Housewarming pâté en croûte

Special transom edition

One handsome transom.

As a celebratory gesture of gratitude for the surrogate folks upstairs who have provided K&C’s new digs underneath theirs, a time-honored meatloaf with classical sensibilities was offered for the equally esteemed housewarming bash. Friends chit-chatted around a 2/3rd’s of February BBQ hearth while others hobnobed along the lengths of a communal table courtesy the Mrs.’s dexterous family and her farm’s reclaimed wood. Fare was represented by assorted cheeses, suds, dips, juices, pickles, kabobs and a particularly delightful elixir from Jeremiah Weed: “spiked cola”, reminiscent of Root liquor; an equally savory tonic which tastes remarkably similar to its namesake despite an alcoholic proof of 80. Root is limited to the Philadelphia region, however those in The District can score a sip between smoked sandwiches and home tinkers hot sauces.  If there were ever a delicious,  somewhat innocuous way to get pasted, it would be on this variety of sarsaparilla.  As for trying to get juiced on “spiked soda”,  good luck with that.  The sugar from chug-a-lug session equivalent to sucking down a 12 pack of RC Cola should cancel any effects of inebriation or need for sleep…or toothpaste.

Executive ham mansion.

The transom themed pâté was unveiled with modest fanfare as there were concerns that the beast’s core and shell shared the rickety, artisan craftsmanship of the octogenarian   venue.  Despite proper cookery and measurements, and obstruction prevented the aspic from filling in the entire void left by the shrunken forcemeat.  As with most dwellings designed during the Wilson administration, the roofing is prone to a leak or two, and, in extreme(ly resourceful) desperation, can be remedied with a generous spackling of butter, or, in times of financial ruin, a liberal smear of thrifty all-purpose lard.

The forcemeat was comprised of 70% pork & chicken livers with a 30% garnish of pig’s tongue, pig’s heart, shoulder meat, pistachios, Piglet’s stutter, dried figs and fatback.  Tongue, heart, oink and lean shoulder meat was cured in a 5%/2.5%/.25% salt/sugar/#1 brine for about a week or so whereas the remaining shoulder meat was left to marinate in brandy, port wine, olive oil and aromatics in the form of carrots, garlic, peppercorns, bay leaf, allspice, hogwarts and a splash of awesome.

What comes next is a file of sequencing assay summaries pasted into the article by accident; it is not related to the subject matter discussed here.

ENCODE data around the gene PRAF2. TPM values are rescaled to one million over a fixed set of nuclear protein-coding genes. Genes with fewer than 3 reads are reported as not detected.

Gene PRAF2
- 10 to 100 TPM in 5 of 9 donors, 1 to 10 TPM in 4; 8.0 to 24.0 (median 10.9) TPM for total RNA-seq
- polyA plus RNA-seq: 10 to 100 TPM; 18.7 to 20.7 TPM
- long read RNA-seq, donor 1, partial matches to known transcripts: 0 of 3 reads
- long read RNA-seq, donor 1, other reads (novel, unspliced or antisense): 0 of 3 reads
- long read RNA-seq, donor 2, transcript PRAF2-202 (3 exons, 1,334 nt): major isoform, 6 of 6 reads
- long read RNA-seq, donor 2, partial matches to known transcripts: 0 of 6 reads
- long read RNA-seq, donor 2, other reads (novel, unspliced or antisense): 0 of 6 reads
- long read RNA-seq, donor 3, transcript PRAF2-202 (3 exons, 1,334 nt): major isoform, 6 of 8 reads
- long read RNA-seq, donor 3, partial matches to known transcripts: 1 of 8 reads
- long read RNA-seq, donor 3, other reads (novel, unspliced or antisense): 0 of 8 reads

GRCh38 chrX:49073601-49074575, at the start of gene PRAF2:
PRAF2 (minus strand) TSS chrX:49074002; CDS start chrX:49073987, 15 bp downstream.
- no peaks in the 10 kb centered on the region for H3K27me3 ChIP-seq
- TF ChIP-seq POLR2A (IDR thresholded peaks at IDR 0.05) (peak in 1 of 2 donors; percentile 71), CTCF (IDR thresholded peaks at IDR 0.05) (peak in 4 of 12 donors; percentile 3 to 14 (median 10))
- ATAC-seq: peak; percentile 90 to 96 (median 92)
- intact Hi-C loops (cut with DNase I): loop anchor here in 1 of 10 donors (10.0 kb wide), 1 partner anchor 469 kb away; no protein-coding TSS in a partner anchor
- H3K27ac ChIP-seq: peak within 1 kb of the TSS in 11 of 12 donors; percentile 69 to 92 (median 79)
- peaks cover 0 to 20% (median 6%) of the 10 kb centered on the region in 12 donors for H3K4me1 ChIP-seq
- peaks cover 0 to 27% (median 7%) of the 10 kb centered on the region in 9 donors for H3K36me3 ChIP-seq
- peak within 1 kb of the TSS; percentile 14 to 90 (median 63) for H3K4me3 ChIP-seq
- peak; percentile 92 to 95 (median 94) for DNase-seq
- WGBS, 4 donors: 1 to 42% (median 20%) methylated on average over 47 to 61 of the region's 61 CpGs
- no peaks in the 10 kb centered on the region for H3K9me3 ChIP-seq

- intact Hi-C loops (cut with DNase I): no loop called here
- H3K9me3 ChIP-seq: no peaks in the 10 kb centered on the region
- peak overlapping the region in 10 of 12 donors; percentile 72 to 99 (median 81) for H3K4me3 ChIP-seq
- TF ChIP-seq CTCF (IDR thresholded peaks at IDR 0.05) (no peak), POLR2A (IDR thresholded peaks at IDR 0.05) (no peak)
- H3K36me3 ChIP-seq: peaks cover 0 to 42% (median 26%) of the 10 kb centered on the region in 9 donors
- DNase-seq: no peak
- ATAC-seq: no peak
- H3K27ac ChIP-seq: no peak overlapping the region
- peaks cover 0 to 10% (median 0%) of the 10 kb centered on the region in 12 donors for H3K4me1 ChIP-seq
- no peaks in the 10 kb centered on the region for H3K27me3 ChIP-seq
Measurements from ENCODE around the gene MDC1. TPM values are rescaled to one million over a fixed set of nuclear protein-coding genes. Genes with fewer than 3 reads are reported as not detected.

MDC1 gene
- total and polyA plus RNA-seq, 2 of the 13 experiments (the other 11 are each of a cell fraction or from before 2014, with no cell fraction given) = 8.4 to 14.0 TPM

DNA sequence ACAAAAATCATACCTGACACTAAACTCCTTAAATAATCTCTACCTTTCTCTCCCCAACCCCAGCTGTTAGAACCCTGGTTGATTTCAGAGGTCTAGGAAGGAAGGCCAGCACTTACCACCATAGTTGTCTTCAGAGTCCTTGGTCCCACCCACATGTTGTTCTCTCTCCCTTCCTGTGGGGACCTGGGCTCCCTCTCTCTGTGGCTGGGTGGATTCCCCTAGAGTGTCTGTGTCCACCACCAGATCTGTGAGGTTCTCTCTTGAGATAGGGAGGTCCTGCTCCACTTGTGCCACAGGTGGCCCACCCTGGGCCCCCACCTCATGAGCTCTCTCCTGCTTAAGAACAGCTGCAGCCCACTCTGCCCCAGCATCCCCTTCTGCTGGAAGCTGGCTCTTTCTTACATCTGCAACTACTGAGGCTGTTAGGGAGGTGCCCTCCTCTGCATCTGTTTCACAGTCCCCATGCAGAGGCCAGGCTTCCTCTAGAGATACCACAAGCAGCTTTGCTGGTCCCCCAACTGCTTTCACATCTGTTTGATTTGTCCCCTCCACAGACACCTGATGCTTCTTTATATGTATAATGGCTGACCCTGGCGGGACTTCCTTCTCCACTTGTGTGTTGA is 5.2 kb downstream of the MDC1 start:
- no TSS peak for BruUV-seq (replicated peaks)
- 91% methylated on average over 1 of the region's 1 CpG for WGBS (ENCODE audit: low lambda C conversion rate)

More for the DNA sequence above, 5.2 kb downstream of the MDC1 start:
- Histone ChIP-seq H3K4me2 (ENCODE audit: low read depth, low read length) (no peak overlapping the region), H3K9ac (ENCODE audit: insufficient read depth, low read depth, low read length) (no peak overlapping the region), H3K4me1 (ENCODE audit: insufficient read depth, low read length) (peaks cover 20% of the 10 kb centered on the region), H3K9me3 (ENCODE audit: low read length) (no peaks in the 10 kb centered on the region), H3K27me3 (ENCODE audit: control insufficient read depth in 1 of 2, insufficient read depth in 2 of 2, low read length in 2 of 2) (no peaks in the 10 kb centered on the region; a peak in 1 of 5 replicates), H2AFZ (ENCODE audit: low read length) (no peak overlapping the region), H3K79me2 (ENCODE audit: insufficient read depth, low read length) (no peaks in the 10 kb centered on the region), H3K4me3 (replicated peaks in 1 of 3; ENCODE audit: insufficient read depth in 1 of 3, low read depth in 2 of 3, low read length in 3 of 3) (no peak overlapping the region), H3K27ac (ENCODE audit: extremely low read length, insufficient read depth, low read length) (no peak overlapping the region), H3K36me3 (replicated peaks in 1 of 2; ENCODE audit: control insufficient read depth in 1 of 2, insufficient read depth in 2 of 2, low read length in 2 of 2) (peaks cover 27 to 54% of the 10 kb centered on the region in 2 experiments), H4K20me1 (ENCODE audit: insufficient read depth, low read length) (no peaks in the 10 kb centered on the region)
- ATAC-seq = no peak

Building blocks for a monument to flavor.

Pastry was a standard 50% fat shortcrust (70% lard, 30% butter) which has proven successful in previous applications.   The pork tongues were simmered until tender, their outer skin removed and diced along with the other garnishes.  The marinated meat was drained, ground twice with the chicken liver then puréed in the food processor with an egg and some ice water to ensure a smooth emulsification. It  was seasoned with salt and #1 in the proportions of 1.5% and .25% by the weight of said paste since the diced meat garnishes had previously been introduced to their seasoning agents.  Once all the ingredients were collected and enthusiastically mixed with even distribution, the mold was lined with the pastry while Dick Gordon told some stories on the radio.

Wet Paint.

The matter or decorative ornament deemed worthy of a house acquisition and its subsequent warming by revelry was addressed.  Transoms, the iconic DC housing accents so dutifully documented by the Prince of Petworth provided inspiration and eventually aesthetically pleasing pastry trim surrounding the numeral distinction was sculpted.  Several coats of egg-wash affixed the highlights and ensured a decadent oven-baked tan.

Crowning molding.

After sufficient time in the hotbox necessary to achieve a desired internal temperature of 150ºF and desirable coloration, the edible structure was left to cool and firm up.  One immediate issue of concern was the considerable amount of juices that flowed from the chimney upon piercing the forcemeat with a thermometer.  The resulting protein heavy juices may have congealed during refrigeration and obstructed what should have been a channel above and around the forcemeat which would later be filled with aspic.  A minimal amount of aspic made its way in leaving a blister of sorts at one end of the piece.

Otherwise, the texture and flavor of both the forcemeat and pastry were commendable.  A moat of aspic between the pastry and forcemeat would have offered and exceptional product.  That missing space is a measurable incentive for a more harmonious orchestration of fat, flour, meat, jelly and flavor.

Tis a mighty fine croûte, but tis no house, English.